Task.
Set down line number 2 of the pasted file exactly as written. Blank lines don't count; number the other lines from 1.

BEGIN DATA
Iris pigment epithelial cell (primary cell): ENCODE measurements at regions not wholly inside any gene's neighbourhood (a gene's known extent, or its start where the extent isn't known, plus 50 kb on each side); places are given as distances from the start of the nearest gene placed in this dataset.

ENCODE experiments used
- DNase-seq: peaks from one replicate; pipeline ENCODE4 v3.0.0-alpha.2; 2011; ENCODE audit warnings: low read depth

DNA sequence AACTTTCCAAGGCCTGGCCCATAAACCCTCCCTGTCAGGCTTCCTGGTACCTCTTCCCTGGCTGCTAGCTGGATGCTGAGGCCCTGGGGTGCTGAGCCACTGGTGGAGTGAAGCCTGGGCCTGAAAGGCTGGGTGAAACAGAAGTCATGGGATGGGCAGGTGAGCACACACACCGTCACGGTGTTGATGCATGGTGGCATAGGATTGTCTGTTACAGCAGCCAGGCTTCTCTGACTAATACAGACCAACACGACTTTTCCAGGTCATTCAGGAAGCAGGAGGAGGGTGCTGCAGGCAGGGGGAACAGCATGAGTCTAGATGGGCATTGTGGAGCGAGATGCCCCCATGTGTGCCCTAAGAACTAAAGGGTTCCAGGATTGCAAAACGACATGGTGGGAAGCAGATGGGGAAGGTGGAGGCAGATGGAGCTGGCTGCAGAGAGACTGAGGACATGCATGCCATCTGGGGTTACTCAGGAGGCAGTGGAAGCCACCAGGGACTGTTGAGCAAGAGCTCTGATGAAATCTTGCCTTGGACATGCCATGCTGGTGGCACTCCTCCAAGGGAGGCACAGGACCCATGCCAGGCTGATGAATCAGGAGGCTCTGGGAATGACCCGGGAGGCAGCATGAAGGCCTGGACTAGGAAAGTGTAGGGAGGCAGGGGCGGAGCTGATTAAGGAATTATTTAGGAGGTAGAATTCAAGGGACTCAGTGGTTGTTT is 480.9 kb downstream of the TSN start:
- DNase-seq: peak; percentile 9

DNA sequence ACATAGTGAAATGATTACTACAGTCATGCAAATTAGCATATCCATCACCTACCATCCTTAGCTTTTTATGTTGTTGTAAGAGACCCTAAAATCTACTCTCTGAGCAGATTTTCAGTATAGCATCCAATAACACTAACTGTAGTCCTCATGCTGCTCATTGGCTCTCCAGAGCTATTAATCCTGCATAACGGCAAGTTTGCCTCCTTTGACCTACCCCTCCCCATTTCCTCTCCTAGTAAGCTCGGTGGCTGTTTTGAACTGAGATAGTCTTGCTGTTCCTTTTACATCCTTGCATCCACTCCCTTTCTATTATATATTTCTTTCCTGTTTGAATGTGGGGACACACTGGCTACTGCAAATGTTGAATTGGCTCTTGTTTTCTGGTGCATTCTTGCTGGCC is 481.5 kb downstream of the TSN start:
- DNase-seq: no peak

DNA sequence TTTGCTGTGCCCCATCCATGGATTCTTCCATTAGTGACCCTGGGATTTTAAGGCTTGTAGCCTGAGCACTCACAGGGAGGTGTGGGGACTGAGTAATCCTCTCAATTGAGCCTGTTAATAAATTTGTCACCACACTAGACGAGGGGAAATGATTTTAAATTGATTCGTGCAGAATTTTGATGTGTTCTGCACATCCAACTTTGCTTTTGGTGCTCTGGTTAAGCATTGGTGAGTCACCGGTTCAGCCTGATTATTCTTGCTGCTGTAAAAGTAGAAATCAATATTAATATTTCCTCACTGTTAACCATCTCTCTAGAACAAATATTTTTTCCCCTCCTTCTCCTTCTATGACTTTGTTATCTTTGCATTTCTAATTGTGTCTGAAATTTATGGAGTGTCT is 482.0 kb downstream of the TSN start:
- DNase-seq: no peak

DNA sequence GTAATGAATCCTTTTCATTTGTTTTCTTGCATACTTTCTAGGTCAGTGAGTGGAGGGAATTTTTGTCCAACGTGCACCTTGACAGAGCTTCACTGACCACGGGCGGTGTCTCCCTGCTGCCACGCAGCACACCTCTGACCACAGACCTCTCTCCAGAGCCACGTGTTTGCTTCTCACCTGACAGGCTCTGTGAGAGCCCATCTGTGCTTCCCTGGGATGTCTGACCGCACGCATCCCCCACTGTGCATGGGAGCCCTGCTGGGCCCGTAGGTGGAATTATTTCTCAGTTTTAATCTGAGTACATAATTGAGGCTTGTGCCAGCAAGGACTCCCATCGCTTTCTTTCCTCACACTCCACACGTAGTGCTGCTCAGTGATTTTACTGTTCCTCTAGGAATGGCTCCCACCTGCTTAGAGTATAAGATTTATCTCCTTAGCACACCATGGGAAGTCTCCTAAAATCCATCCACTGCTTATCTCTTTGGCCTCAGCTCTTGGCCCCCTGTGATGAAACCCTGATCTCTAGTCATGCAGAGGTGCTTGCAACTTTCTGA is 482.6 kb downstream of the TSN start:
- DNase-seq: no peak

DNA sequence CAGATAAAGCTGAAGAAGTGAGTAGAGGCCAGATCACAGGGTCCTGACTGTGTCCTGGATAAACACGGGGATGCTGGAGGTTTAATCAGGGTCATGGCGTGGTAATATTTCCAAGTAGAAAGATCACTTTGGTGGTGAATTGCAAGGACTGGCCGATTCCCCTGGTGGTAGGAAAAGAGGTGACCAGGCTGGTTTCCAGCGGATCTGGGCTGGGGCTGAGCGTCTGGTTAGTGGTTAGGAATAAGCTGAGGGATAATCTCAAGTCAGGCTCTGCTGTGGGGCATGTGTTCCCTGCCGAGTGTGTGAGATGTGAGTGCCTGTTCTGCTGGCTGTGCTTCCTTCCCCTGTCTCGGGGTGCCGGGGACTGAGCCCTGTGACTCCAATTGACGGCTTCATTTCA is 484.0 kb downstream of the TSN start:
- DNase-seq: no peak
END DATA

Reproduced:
ENCODE experiments used